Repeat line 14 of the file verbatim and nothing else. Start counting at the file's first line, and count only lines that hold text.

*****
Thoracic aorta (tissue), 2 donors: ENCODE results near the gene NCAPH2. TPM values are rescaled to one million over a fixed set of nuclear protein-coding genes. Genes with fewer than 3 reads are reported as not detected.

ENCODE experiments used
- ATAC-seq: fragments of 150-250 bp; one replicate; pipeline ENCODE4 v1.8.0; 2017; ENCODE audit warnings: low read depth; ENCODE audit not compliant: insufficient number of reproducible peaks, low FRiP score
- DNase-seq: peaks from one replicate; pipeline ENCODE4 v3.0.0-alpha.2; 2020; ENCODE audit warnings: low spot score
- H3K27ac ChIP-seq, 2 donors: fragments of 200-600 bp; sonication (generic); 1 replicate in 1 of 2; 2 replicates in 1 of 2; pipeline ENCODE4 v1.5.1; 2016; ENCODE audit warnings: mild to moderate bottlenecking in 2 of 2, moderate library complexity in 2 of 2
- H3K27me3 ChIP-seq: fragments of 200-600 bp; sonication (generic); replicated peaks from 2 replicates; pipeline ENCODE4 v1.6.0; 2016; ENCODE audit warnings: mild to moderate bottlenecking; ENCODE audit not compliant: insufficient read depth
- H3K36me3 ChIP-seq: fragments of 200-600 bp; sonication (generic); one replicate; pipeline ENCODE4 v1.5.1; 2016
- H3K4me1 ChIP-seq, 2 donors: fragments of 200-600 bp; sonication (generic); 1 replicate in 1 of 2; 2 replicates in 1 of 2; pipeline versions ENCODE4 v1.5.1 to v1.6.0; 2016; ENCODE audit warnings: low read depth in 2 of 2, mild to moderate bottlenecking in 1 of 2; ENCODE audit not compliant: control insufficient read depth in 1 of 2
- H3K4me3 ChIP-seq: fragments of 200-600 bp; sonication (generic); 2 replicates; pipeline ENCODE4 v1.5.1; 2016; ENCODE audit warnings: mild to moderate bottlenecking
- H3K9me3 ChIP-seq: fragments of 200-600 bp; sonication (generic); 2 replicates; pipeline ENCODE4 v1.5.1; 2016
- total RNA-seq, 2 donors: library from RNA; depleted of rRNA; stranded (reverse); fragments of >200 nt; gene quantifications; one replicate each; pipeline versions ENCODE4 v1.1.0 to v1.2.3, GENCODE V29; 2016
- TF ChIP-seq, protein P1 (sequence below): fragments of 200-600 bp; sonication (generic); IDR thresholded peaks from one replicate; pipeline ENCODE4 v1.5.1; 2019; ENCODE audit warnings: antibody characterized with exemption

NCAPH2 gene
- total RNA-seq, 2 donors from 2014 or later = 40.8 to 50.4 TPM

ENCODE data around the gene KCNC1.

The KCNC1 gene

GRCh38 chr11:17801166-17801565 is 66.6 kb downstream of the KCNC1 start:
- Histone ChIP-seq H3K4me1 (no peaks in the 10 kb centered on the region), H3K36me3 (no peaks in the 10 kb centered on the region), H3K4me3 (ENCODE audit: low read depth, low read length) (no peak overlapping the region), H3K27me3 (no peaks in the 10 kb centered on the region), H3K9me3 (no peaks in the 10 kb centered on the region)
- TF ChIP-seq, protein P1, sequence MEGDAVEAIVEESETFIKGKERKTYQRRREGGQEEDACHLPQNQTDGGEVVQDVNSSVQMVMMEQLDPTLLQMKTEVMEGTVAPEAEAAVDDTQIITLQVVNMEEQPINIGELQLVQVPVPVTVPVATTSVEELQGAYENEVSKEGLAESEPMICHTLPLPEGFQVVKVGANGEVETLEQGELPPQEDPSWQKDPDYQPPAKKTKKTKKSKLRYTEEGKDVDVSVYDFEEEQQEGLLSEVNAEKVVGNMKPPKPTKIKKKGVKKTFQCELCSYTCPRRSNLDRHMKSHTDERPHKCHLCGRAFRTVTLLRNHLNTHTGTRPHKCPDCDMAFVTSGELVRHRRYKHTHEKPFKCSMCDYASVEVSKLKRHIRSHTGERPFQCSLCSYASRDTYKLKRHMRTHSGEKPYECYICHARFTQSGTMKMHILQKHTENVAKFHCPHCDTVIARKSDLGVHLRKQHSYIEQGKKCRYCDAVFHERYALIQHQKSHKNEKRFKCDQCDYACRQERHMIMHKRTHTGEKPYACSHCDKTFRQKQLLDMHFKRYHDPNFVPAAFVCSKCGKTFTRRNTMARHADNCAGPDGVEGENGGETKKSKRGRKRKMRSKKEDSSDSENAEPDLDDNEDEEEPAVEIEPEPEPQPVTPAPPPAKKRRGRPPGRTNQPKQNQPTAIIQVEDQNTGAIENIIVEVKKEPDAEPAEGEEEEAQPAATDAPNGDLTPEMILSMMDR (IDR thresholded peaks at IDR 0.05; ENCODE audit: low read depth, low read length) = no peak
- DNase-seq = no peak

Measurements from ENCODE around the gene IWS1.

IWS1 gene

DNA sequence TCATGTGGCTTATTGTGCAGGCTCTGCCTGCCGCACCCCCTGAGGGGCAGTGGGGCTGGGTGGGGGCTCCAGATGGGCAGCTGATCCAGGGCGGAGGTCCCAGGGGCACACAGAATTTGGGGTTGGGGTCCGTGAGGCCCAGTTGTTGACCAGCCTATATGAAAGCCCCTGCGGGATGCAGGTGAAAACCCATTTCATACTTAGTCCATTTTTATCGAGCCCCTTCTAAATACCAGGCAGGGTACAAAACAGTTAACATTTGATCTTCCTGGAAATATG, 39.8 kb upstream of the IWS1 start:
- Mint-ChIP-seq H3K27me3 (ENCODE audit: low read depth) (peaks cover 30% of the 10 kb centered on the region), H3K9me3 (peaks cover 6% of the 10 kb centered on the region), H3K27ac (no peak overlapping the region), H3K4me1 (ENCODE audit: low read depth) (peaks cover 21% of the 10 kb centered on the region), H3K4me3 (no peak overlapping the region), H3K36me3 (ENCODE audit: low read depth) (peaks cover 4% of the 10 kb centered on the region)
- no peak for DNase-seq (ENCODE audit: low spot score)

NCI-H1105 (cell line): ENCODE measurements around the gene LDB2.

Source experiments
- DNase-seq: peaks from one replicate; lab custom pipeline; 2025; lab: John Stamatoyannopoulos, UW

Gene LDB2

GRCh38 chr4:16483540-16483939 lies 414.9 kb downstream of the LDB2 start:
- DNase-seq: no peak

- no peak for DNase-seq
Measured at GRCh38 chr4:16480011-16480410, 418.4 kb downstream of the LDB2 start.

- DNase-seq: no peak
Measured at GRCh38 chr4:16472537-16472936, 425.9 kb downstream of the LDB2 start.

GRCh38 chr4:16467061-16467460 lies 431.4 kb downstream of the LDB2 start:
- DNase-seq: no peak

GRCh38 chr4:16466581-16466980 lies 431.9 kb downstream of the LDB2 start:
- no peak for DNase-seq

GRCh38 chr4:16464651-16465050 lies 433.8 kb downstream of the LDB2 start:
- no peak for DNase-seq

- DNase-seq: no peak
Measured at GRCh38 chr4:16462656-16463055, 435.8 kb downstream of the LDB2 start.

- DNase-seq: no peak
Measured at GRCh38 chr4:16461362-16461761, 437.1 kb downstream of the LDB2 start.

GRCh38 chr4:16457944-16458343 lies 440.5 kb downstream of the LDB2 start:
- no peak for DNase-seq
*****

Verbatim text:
- total RNA-seq, 2 donors from 2014 or later = 40.8 to 50.4 TPM